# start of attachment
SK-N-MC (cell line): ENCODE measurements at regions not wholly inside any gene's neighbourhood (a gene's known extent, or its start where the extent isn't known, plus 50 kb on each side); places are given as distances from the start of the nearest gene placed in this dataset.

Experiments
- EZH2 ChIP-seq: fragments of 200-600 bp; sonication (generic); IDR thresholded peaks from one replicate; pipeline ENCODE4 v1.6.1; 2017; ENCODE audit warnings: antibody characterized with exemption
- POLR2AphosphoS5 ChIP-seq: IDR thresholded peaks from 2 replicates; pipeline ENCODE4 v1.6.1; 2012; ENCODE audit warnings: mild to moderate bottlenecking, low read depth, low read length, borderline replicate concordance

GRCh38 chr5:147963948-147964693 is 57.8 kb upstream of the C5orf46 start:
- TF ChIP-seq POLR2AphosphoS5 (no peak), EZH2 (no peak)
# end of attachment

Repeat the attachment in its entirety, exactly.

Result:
SK-N-MC (cell line): ENCODE measurements at regions not wholly inside any gene's neighbourhood (a gene's known extent, or its start where the extent isn't known, plus 50 kb on each side); places are given as distances from the start of the nearest gene placed in this dataset.

Experiments
- EZH2 ChIP-seq: fragments of 200-600 bp; sonication (generic); IDR thresholded peaks from one replicate; pipeline ENCODE4 v1.6.1; 2017; ENCODE audit warnings: antibody characterized with exemption
- POLR2AphosphoS5 ChIP-seq: IDR thresholded peaks from 2 replicates; pipeline ENCODE4 v1.6.1; 2012; ENCODE audit warnings: mild to moderate bottlenecking, low read depth, low read length, borderline replicate concordance

GRCh38 chr5:147963948-147964693 is 57.8 kb upstream of the C5orf46 start:
- TF ChIP-seq POLR2AphosphoS5 (no peak), EZH2 (no peak)